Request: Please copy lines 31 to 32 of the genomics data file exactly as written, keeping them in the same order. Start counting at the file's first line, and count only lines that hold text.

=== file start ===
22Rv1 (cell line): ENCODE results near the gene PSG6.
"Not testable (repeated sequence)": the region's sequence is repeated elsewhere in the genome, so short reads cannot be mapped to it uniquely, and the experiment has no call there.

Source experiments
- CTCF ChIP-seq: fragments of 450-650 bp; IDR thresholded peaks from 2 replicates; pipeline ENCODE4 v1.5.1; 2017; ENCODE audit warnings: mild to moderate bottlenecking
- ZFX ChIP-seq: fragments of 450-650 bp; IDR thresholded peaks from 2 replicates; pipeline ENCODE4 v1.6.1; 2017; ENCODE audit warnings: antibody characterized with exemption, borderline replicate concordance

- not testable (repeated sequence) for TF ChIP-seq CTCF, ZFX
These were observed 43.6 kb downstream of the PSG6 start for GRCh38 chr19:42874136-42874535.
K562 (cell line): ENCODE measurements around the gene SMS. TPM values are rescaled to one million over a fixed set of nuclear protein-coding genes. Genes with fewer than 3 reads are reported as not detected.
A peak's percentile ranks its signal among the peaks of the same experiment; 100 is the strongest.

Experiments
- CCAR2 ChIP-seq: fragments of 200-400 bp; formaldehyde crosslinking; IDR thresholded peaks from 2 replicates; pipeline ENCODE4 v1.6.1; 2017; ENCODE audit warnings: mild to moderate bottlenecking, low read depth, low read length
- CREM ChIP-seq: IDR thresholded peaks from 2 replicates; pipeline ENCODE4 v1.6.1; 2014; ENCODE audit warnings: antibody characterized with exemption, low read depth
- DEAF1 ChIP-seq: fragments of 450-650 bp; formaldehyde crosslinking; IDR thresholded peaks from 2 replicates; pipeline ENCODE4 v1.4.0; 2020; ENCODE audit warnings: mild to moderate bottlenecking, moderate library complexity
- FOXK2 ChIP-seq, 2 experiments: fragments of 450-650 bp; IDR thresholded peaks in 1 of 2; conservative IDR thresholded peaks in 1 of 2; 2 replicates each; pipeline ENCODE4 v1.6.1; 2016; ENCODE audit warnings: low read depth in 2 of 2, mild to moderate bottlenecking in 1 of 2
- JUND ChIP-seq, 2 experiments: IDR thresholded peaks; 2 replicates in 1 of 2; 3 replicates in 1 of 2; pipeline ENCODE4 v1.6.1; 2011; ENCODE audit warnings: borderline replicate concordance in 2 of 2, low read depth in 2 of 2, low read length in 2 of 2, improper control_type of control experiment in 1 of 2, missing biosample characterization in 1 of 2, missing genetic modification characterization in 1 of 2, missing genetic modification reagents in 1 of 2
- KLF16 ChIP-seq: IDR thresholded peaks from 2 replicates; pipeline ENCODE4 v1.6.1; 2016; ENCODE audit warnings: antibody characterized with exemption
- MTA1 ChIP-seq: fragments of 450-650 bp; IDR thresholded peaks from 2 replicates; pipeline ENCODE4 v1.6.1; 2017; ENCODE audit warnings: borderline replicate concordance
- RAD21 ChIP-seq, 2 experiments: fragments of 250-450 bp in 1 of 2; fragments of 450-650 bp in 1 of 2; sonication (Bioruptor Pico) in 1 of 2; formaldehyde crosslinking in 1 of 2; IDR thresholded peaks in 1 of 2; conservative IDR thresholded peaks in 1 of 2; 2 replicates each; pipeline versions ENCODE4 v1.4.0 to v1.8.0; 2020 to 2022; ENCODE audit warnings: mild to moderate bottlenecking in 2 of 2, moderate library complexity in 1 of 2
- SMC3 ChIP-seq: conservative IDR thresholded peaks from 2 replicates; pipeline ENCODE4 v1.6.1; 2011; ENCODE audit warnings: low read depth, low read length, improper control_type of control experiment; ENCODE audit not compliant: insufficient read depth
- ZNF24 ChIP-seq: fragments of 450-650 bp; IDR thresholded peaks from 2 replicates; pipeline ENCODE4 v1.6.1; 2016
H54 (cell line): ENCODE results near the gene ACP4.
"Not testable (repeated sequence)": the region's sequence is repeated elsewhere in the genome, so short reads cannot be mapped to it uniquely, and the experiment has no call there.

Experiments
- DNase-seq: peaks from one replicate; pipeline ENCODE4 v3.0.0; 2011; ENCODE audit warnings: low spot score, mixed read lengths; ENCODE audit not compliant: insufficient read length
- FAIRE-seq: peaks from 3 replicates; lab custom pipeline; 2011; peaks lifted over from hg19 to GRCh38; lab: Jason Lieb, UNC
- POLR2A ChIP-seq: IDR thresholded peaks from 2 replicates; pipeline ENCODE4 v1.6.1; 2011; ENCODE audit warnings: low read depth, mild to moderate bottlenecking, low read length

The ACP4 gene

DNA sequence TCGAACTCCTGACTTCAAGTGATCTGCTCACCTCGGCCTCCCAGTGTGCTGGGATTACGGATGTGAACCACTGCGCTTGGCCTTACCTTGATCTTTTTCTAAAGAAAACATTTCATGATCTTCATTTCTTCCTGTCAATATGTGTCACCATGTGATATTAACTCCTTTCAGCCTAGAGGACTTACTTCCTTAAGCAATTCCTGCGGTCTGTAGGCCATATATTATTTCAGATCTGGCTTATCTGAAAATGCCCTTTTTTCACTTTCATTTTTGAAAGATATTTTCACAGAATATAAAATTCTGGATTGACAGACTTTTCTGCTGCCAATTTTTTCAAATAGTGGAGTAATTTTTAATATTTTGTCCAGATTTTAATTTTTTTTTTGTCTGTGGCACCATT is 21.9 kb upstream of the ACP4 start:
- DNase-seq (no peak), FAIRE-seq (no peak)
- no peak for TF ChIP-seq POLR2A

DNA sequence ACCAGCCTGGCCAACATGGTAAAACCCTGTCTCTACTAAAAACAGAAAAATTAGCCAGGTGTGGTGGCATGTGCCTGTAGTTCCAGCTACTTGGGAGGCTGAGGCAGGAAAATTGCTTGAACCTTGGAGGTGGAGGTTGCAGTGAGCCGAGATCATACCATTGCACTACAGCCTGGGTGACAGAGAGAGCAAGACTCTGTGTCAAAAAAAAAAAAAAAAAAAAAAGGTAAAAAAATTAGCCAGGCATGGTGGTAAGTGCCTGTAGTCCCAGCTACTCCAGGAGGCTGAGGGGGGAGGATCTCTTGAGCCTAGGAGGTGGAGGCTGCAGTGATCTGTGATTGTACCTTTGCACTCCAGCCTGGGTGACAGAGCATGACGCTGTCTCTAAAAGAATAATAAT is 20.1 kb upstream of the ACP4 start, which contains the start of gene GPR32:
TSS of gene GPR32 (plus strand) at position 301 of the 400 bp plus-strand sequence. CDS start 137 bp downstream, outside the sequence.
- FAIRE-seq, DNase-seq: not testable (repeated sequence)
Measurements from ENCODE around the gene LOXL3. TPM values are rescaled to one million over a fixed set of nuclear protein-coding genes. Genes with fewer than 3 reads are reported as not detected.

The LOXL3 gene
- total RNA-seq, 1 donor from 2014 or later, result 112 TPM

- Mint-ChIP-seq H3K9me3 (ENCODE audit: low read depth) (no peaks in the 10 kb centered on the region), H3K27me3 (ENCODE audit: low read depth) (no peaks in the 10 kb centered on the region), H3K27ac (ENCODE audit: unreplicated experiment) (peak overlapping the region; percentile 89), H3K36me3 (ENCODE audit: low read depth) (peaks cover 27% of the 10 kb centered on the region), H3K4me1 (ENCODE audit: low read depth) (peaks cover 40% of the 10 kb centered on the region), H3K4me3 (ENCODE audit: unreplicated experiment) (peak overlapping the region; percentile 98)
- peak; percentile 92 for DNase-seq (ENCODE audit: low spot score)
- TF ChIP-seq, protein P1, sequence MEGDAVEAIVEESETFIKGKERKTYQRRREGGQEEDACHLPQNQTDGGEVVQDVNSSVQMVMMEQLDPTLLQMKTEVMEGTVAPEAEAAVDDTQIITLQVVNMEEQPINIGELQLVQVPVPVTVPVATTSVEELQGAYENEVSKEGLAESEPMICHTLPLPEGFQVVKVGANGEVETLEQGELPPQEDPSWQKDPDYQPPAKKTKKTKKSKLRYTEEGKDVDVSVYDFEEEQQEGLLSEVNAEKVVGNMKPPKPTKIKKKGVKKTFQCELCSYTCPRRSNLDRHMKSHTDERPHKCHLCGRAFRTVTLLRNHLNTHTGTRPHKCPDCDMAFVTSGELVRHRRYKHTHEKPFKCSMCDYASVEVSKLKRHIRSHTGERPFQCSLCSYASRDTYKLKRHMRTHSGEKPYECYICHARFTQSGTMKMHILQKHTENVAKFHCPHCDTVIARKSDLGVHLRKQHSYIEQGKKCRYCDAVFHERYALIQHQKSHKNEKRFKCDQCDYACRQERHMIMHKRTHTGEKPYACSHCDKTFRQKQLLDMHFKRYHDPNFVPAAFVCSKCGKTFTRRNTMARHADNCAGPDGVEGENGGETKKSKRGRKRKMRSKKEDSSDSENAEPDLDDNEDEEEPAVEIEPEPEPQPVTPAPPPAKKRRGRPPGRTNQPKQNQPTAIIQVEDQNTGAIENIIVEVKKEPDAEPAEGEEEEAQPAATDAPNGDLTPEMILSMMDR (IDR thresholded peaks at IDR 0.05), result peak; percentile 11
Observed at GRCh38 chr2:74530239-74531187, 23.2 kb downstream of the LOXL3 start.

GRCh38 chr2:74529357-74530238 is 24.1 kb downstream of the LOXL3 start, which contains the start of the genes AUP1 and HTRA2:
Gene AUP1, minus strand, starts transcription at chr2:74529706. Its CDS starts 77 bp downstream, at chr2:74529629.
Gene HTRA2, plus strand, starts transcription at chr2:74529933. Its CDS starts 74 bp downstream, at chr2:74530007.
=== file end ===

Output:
DNA sequence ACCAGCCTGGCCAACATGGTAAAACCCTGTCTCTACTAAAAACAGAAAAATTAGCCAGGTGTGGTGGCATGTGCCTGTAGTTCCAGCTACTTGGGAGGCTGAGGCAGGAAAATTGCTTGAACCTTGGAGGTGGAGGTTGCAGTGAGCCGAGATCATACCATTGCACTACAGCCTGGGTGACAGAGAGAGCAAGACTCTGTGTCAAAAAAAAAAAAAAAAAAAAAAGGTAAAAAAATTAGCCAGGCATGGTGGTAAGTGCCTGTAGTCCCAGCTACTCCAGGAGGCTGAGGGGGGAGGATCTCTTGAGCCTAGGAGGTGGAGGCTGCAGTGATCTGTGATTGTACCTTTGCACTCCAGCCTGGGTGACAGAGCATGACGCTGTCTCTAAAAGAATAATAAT is 20.1 kb upstream of the ACP4 start, which contains the start of gene GPR32:
TSS of gene GPR32 (plus strand) at position 301 of the 400 bp plus-strand sequence. CDS start 137 bp downstream, outside the sequence.